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Are Student Loans Discharged During Bankruptcy?

According to statistics collected from the US Department of Education, it is estimated that nearly 43 million Americans have federal student loans, together totaling $1.57 trillion of debt. On average, each individual owes $36,510. These numbers are staggering and do not include debt from non-federal sources, such as private loans. Private student loan debt accounts for 8.4% of outstanding student loans and totals around $137 billion.

As Americans struggle to deal with student loan debt, many look to bankruptcy for a potential solution. However, filing for bankruptcy is not an easy, fix-all solution and should be carefully considered, especially if you hope that bankruptcy filing will discharge your student loan debt.

The unfortunate fact is that a bankruptcy filing will not automatically discharge most student loans. However, you do have options. Keep reading to learn more.

What Type of Debt Is Discharged During Bankruptcy?

If you live in the Des Moines area, your bankruptcy case will be handled by the United States Bankruptcy Court for the Southern District of Iowa. Two types of bankruptcy filings are available to individuals: Chapter 7 and Chapter 13. Generally, the purpose of filing for bankruptcy is to help those struggling with financial debt and hardship achieve a fresh start and/or restructure their debt in a manageable way.

However, not all debts are discharged with a bankruptcy filing. And it is worth noting that prior to discharging debts, you may go through a process of liquidating your assets to pay back existing debts as much as possible before discharging the remainder.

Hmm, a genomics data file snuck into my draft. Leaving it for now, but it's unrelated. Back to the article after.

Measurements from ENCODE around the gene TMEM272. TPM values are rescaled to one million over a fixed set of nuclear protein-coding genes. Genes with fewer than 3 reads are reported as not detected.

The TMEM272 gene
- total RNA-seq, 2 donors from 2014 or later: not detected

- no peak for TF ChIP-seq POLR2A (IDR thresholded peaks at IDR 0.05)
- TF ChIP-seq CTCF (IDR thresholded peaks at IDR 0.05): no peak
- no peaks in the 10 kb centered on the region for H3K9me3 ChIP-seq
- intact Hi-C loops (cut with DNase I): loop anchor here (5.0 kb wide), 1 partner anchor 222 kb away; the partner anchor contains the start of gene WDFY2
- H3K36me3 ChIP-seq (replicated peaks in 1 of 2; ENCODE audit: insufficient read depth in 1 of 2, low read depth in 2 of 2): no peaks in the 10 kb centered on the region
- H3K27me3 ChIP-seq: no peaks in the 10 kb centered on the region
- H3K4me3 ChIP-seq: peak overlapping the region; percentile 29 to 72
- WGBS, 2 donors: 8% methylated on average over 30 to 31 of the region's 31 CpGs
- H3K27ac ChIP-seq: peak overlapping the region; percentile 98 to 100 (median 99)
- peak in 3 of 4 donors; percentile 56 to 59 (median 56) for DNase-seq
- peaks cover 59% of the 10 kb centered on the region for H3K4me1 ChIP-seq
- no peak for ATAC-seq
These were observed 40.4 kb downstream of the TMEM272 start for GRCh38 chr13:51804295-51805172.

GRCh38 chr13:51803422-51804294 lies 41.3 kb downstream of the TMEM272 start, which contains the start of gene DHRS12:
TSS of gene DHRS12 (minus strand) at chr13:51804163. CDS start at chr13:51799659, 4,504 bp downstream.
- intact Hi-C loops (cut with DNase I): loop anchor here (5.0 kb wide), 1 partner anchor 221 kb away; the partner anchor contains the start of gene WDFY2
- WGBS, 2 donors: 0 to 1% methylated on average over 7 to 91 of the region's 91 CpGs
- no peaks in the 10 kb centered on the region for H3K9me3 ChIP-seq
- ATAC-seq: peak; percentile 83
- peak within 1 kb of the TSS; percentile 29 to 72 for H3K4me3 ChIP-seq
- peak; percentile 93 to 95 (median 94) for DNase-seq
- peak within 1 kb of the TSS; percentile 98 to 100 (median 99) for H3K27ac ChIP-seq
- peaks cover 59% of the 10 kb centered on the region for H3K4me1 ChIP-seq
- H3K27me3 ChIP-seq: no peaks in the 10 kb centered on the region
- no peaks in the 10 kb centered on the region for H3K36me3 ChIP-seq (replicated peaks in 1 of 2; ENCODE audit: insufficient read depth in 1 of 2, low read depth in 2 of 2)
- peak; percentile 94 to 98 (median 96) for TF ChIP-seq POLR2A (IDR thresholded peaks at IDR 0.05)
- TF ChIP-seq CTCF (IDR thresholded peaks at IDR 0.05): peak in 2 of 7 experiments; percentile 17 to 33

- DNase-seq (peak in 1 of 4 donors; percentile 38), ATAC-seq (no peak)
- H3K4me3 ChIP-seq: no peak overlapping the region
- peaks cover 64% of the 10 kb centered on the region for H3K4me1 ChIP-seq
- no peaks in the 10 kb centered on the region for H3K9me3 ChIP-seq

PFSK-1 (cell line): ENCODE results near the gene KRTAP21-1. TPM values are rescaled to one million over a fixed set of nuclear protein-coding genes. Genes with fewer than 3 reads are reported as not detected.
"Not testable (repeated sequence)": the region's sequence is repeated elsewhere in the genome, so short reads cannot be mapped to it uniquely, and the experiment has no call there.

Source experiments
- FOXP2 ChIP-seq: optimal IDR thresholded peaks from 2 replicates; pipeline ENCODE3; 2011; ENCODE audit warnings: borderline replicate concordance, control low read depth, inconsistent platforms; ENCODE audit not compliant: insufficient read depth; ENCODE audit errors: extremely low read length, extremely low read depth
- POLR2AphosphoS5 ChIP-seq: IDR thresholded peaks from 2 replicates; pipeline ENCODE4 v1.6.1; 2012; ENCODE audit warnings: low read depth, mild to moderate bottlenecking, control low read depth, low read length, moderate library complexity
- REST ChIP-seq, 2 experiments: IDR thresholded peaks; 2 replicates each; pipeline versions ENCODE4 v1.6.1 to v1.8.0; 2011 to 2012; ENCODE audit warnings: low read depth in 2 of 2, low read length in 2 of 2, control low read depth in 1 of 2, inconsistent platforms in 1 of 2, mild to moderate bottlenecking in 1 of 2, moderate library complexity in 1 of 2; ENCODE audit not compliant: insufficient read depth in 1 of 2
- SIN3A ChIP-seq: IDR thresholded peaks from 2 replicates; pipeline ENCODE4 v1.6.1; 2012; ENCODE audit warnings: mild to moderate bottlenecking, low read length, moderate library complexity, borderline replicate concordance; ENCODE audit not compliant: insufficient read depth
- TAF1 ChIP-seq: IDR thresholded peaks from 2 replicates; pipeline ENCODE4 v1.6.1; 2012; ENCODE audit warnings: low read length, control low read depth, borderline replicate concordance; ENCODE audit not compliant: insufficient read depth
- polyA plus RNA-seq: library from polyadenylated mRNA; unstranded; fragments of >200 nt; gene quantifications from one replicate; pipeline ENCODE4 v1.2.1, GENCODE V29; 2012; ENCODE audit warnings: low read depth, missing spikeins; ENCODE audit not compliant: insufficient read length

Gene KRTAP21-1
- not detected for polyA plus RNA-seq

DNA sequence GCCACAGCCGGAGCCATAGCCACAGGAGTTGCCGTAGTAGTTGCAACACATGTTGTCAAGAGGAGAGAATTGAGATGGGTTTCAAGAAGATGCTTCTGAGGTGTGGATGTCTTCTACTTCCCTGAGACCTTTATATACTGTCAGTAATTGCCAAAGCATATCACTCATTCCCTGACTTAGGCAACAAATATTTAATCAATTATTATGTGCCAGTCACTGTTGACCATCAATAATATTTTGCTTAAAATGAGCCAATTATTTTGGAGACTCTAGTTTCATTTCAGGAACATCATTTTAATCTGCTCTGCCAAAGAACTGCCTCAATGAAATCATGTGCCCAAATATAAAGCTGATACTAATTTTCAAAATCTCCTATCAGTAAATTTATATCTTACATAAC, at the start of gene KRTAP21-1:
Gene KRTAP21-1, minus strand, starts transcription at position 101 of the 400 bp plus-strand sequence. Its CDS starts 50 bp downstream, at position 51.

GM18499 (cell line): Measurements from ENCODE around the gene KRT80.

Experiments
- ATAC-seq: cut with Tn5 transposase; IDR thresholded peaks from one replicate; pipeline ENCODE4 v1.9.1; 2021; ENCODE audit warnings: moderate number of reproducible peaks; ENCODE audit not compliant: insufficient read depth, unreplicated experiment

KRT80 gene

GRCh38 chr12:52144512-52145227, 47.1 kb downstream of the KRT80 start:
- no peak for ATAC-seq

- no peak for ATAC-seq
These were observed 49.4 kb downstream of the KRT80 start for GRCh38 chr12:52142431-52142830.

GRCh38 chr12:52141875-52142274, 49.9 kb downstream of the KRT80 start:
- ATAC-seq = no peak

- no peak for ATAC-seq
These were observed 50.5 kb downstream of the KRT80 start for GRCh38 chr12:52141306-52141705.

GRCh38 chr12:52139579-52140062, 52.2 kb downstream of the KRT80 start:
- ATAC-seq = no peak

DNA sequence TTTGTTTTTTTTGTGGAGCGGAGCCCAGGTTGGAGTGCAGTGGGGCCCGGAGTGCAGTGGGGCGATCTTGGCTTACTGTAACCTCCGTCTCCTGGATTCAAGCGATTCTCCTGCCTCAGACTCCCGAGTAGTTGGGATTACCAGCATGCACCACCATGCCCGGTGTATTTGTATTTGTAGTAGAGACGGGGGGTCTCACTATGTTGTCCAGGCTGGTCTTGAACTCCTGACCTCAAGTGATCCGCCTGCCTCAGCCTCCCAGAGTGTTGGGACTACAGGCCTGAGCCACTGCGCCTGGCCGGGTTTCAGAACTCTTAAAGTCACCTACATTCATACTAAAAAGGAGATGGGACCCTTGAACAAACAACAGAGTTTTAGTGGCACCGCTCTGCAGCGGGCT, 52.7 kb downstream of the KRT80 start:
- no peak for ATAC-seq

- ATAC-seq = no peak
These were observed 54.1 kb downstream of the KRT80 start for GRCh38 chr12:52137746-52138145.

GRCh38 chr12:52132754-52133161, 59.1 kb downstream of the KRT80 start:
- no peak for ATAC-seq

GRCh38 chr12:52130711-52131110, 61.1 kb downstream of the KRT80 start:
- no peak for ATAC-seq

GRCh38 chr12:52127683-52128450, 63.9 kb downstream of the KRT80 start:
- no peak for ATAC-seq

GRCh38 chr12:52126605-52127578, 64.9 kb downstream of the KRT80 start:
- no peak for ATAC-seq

Debts that may be discharged during bankruptcy include:

  • Personal loans
  • Credit cards debt
  • Unsecured debt
  • Medical bills

You will notice that federal student loans are not included on our list of debt that is usually discharged through bankruptcy. However, personal loans are included, and if you took out private loans or took on credit card debt to fund your education, that debt may be dischargeable.

What Constitutes Undue Hardship?

Though federal student loans are generally not dischargeable through a bankruptcy filing, there are some cases in which the bankruptcy court may decide to discharge your student loans anyway. They do so in cases where they determine that repayment of your federal student loans would put “undue hardship” on you and any dependents you have. But what constitutes undue hardship?

According to Federal Student Aid (an office of the US Department of Education), there is no single determining factor for identifying what constitutes undue hardship. Instead, they look at several factors. Consequently, what may be considered an undue hardship for one person will not be the same as that for another.

Factors considered when determining undue hardship include:

  • Whether you would be able to maintain a minimal standard of living if you are forced to repay the loan
  • If you are likely to be living with undue hardship for most of the repayment period
  • Whether you ever made a good faith effort to repay the loan before filing for bankruptcy

If the bankruptcy court determines that undue hardship exists, they have a few options for dealing with your federal student loans. They may fully discharge the debt, and you will no longer have to repay any portion of them. They may release part of the loan, requiring you to continue paying the. Finally, they may not discharge the loan at all but change the terms of your loan to make repayment feasible.

Why You Should Speak with an Attorney Before Filing for Bankruptcy

Though it is not required that you work with an attorney when filing for bankruptcy, it is recommended that you do so, especially if you are dealing with a complicated situation that includes federal student loan debt. The bankruptcy process is complex and has a significant impact on your financial future. An experienced bankruptcy attorney, like ours at Hope Law Firm, can help you navigate the process and ensure that your best interests are being represented.

If you are struggling with student loan debt and considering bankruptcy, contact Hope Law Firm online to schedule an appointment. Our lawyers have helped countless people with difficult bankruptcy cases, and we are prepared to use our knowledge and experience to help you too.